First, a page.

I think it was Bill Cunningham, fashion photographer for The New York Times, who said "Beauty is all around us if we just choose to see it." I have to agree with him—although sometimes I forget to look around. As an artist I need not only to look but also to choose to see, because only then will I find inspiration.
This weekend I literally ran into the Uptown Art Festival. I was running an errand at the MAC store on the corner of Hennepin and Lake—by the way, the artists there are so talented and always helpful—when I drove right into the center of the fair.
Normally big crowds make me run screaming in the other direction, but I was with my daughter (the other artist in the family) and I thought, She's never been to an art fair. Why not take a look around and see what we could see?
We walked through the crowd letting our eyes drink in the sights. I remember when the fair was simply on The Mall (oh, how things change). Once again the thought of running away crossed my mind, but then something caught my eye.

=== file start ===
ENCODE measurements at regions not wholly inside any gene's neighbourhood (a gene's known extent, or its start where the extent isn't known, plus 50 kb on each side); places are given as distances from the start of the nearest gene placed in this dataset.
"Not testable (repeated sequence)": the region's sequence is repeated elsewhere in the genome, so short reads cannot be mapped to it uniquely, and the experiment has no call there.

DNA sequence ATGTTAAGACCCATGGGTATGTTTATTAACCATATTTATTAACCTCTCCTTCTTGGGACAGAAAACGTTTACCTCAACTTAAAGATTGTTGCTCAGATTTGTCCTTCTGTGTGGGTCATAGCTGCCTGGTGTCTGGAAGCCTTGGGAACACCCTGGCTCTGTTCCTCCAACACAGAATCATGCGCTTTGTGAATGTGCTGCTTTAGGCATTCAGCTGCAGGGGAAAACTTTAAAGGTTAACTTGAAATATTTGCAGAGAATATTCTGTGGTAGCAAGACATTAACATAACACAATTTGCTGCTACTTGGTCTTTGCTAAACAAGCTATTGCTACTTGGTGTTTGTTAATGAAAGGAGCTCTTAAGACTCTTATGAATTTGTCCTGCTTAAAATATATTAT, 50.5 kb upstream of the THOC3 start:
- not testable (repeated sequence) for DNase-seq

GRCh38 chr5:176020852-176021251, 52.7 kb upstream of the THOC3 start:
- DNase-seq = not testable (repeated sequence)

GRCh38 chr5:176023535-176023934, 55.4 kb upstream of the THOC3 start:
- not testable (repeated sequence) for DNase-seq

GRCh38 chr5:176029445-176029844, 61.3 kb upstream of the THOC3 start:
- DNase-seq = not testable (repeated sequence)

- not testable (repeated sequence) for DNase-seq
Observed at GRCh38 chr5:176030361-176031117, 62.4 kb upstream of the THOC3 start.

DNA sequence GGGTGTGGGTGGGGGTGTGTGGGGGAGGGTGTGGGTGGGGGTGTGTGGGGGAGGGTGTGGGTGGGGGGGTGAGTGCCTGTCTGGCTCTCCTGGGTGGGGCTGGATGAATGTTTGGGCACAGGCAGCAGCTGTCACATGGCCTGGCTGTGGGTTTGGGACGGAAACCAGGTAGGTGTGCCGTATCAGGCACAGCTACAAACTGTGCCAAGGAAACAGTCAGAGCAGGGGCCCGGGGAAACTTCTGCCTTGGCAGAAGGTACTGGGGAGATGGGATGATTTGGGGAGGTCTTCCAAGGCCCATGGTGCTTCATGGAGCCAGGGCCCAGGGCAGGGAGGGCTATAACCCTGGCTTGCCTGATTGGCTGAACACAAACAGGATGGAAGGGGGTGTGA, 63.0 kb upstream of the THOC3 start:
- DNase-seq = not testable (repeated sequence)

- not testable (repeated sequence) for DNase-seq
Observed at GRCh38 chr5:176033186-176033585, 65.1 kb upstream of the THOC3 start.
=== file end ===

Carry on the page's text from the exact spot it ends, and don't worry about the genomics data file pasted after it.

The first pieces of art that drew us in were fiber sculptures by Gloria McRoberts. Not only were her pieces unique, but they were imbued with such vitality they seemed to be moving. She was so gracious in taking the time to explain to my daughter and I how she created her art, and how time consuming it was. "Most people nowadays just don't have the patience to learn and use these techniques," Gloria told us. I thought to myself Thank goodness you do, Gloria.
We walked further and saw some bronze sculptures that were so joyful, kinetic, and beautiful, we had to look closer. I tried to explain sculpting, casting a mold, and creating these sculptures to my daughter—fortunately the artist James Gabbert was there to take over the explanation.
He showed us the wax with which he works and some pieces we could touch and therefore understand the evolution of his work. Again the idea of being patient and letting beauty evolve came to mind.
As we walked, it dawned on me that the beauty around me was not just in the artwork, but in the creative process and in the generosity of the artist eager to share their knowledge. Thanks, Bill Cunningham, for helping me to see it.
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